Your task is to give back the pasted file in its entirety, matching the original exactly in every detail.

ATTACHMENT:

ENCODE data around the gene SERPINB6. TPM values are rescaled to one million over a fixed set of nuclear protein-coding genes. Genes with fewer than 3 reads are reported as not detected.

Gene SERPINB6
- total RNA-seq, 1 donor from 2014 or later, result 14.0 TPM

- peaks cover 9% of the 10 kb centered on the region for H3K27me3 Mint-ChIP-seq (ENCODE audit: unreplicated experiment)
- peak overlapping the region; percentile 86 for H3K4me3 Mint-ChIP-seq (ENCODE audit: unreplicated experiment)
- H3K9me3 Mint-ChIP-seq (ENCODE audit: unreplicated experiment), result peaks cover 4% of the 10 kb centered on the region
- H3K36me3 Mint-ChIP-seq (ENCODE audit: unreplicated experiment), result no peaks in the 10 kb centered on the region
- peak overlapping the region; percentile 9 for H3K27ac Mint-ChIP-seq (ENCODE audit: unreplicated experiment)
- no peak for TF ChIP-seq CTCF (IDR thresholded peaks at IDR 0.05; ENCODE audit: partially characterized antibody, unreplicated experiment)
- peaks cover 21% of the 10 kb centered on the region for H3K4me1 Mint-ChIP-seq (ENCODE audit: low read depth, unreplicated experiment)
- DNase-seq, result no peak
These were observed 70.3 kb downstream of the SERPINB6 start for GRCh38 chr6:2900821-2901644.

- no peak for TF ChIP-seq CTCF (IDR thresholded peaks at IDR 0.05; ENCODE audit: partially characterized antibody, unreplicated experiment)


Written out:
ENCODE data around the gene SERPINB6. TPM values are rescaled to one million over a fixed set of nuclear protein-coding genes. Genes with fewer than 3 reads are reported as not detected.

Gene SERPINB6
- total RNA-seq, 1 donor from 2014 or later, result 14.0 TPM

- peaks cover 9% of the 10 kb centered on the region for H3K27me3 Mint-ChIP-seq (ENCODE audit: unreplicated experiment)
- peak overlapping the region; percentile 86 for H3K4me3 Mint-ChIP-seq (ENCODE audit: unreplicated experiment)
- H3K9me3 Mint-ChIP-seq (ENCODE audit: unreplicated experiment), result peaks cover 4% of the 10 kb centered on the region
- H3K36me3 Mint-ChIP-seq (ENCODE audit: unreplicated experiment), result no peaks in the 10 kb centered on the region
- peak overlapping the region; percentile 9 for H3K27ac Mint-ChIP-seq (ENCODE audit: unreplicated experiment)
- no peak for TF ChIP-seq CTCF (IDR thresholded peaks at IDR 0.05; ENCODE audit: partially characterized antibody, unreplicated experiment)
- peaks cover 21% of the 10 kb centered on the region for H3K4me1 Mint-ChIP-seq (ENCODE audit: low read depth, unreplicated experiment)
- DNase-seq, result no peak
These were observed 70.3 kb downstream of the SERPINB6 start for GRCh38 chr6:2900821-2901644.

- no peak for TF ChIP-seq CTCF (IDR thresholded peaks at IDR 0.05; ENCODE audit: partially characterized antibody, unreplicated experiment)